Boston College (Cont.): Pushing Holder
It's been political all along, so it's finally becoming political.
While the District Court in Boston has taken no action since October 5 regarding the federal government's effort to subpoena archival material about paramilitary groups in Northern Ireland (background is here), the heart of the fight is no longer in the courtroom. I'm still working on details, but the outline is clear: Members of Congress are becoming concerned about the subpoenas directed at Boston College, and are beginning to express those concerns to the Department of Justice.
The emerging change in political climate is the result of the work being done by three Irish-American organizations: the Irish American Unity Conference, the Brehon Law Society, and the Ancient Order of Hibernians. At the bottom of this post, for example, is a letter sent last month to Attorney General Eric Holder (which is also available on the IAUC website). Irish-American activists have met with members of Congress, and have been trying to get meetings at the State Department and in the White House.
It's working. This is information at fourth-hand, for reasons I'll explain in a moment, but Senator John Kerry recently called Holder to express his concerns about the subpoenas, asking the attorney general to re-evaluate the harm they might do to the peace in Northern Ireland. Holder's initial reaction was, apparently, that the courts would figure it out. But Kerry pressed for a better answer, telling him that this use of the US-UK MLAT contradicted the assurances he was given when he voted for the treaty, and Holder promised to take a fresh look at the question.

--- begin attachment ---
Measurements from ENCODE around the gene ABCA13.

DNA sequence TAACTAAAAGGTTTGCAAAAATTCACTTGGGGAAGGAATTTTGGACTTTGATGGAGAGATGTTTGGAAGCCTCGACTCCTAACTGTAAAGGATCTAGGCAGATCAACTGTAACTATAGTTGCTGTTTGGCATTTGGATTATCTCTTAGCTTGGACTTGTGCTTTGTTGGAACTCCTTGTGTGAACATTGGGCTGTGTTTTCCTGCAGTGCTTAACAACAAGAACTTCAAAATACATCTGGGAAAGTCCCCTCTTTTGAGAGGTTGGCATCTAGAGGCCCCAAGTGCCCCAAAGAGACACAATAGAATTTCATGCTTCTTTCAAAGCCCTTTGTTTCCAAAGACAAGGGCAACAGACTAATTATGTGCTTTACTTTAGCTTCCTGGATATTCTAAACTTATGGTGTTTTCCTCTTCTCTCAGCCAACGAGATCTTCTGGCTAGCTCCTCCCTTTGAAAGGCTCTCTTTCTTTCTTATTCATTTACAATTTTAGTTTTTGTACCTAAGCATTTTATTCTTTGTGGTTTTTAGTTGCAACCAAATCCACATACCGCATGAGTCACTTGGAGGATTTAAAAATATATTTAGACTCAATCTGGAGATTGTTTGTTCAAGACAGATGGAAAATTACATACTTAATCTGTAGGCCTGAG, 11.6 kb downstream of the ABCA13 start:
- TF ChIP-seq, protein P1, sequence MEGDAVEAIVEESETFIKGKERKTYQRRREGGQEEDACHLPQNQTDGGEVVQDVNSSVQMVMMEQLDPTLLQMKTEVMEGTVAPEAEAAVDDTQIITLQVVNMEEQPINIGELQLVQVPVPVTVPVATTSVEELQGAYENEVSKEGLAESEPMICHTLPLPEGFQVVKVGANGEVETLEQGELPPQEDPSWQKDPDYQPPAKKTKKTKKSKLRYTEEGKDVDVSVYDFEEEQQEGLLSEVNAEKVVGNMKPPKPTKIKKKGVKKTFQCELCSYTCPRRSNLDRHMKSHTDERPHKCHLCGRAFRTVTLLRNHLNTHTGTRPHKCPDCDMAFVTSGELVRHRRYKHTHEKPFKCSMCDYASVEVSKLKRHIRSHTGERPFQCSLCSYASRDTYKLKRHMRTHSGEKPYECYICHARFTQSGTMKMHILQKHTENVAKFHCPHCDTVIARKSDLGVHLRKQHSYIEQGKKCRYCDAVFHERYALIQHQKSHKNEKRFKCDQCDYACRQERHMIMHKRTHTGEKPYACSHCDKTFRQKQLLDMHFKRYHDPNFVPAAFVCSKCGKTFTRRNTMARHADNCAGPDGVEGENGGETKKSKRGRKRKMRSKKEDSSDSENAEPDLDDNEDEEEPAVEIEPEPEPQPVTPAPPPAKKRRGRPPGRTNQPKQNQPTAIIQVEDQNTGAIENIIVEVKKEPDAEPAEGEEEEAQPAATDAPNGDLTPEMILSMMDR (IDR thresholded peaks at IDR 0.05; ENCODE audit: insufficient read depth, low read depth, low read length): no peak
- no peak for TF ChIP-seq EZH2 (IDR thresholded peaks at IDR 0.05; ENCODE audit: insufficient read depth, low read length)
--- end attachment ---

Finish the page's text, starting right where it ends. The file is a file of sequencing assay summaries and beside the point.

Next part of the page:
I can't figure out exactly how serious that promise was, because I've only been able to talk to someone who talked to someone who talked to someone who talked to Kerry. I asked the DOJ press office if they could confirm that Kerry and Holder had discussed the subpoenas. Their complete answer: "Thanks for reaching out but we would decline to comment."
But Kerry's office gave a more interesting answer. Whitney Smith, Kerry's press secretary, said she "can't confirm private meetings," but also offered this statement: "Senator Kerry and his staff have sought information and been kept up to date on the subpoenas issued to Boston College. Obviously this is a sensitive issue, and while it is an issue for the courts, Senator Kerry has urged all parties involved to carefully consider any actions that could affect the peace process."
That's a non-denial that confirms the basic details: Kerry is watching, and urging "all parties" to think hard about the effect their choices will have on the ground in Northern Ireland. Other members of Congress are also looking closer at the subpoenas, and I expect to have more detail shortly.
The Department of Justice has made a mistake, and will be hearing about it more and more in the coming days.
I've redacted home addresses and personal phone numbers at the end of the letter below, but it's otherwise as written.
comments powered by Disqus
- Columbia University professors Eric Foner, Alan Brinkley, and Alice Kessler-Harris to retire
- A powerhouse appropriations subcommittee is now headed by a historian: Republican Rep. Tom Cole (OK)
- Slavic scholars divided over a scholarship sponsored (and withdrawn) by Stephen F. Cohen
- Claire Strom to Step Down as Editor of Agricultural History